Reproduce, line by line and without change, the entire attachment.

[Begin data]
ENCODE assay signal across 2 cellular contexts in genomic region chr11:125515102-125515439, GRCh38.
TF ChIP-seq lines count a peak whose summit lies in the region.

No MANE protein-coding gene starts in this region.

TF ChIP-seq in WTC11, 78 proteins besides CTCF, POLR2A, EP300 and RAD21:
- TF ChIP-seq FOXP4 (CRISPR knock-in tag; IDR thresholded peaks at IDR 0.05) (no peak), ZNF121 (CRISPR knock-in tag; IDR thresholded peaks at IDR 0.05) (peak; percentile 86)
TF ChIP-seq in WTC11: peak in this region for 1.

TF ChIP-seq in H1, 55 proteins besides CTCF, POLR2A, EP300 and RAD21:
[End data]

ENCODE assay signal across 2 cellular contexts in genomic region chr11:125515102-125515439, GRCh38.
TF ChIP-seq lines count a peak whose summit lies in the region.

No MANE protein-coding gene starts in this region.

TF ChIP-seq in WTC11, 78 proteins besides CTCF, POLR2A, EP300 and RAD21:
- TF ChIP-seq FOXP4 (CRISPR knock-in tag; IDR thresholded peaks at IDR 0.05) (no peak), ZNF121 (CRISPR knock-in tag; IDR thresholded peaks at IDR 0.05) (peak; percentile 86)
TF ChIP-seq in WTC11: peak in this region for 1.

TF ChIP-seq in H1, 55 proteins besides CTCF, POLR2A, EP300 and RAD21: